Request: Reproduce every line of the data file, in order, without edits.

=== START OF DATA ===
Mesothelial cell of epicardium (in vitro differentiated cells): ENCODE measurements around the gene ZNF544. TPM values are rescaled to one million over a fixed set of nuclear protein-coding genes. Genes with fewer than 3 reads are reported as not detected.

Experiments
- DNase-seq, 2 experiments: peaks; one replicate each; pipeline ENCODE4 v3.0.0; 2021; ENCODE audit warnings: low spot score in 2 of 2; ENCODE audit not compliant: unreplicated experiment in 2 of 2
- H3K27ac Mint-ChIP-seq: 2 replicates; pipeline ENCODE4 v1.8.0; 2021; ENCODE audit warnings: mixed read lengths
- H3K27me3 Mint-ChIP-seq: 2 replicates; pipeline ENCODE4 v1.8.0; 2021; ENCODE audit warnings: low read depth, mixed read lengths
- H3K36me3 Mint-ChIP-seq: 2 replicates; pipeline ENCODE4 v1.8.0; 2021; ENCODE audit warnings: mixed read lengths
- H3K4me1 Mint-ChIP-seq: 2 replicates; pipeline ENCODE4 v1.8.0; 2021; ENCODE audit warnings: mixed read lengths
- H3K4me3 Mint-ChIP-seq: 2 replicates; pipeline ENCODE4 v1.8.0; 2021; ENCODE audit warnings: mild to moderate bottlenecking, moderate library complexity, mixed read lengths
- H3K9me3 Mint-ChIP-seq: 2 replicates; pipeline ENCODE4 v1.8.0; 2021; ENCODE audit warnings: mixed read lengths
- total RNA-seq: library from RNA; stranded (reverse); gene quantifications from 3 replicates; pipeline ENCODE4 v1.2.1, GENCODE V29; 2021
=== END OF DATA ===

Mesothelial cell of epicardium (in vitro differentiated cells): ENCODE measurements around the gene ZNF544. TPM values are rescaled to one million over a fixed set of nuclear protein-coding genes. Genes with fewer than 3 reads are reported as not detected.

Experiments
- DNase-seq, 2 experiments: peaks; one replicate each; pipeline ENCODE4 v3.0.0; 2021; ENCODE audit warnings: low spot score in 2 of 2; ENCODE audit not compliant: unreplicated experiment in 2 of 2
- H3K27ac Mint-ChIP-seq: 2 replicates; pipeline ENCODE4 v1.8.0; 2021; ENCODE audit warnings: mixed read lengths
- H3K27me3 Mint-ChIP-seq: 2 replicates; pipeline ENCODE4 v1.8.0; 2021; ENCODE audit warnings: low read depth, mixed read lengths
- H3K36me3 Mint-ChIP-seq: 2 replicates; pipeline ENCODE4 v1.8.0; 2021; ENCODE audit warnings: mixed read lengths
- H3K4me1 Mint-ChIP-seq: 2 replicates; pipeline ENCODE4 v1.8.0; 2021; ENCODE audit warnings: mixed read lengths
- H3K4me3 Mint-ChIP-seq: 2 replicates; pipeline ENCODE4 v1.8.0; 2021; ENCODE audit warnings: mild to moderate bottlenecking, moderate library complexity, mixed read lengths
- H3K9me3 Mint-ChIP-seq: 2 replicates; pipeline ENCODE4 v1.8.0; 2021; ENCODE audit warnings: mixed read lengths
- total RNA-seq: library from RNA; stranded (reverse); gene quantifications from 3 replicates; pipeline ENCODE4 v1.2.1, GENCODE V29; 2021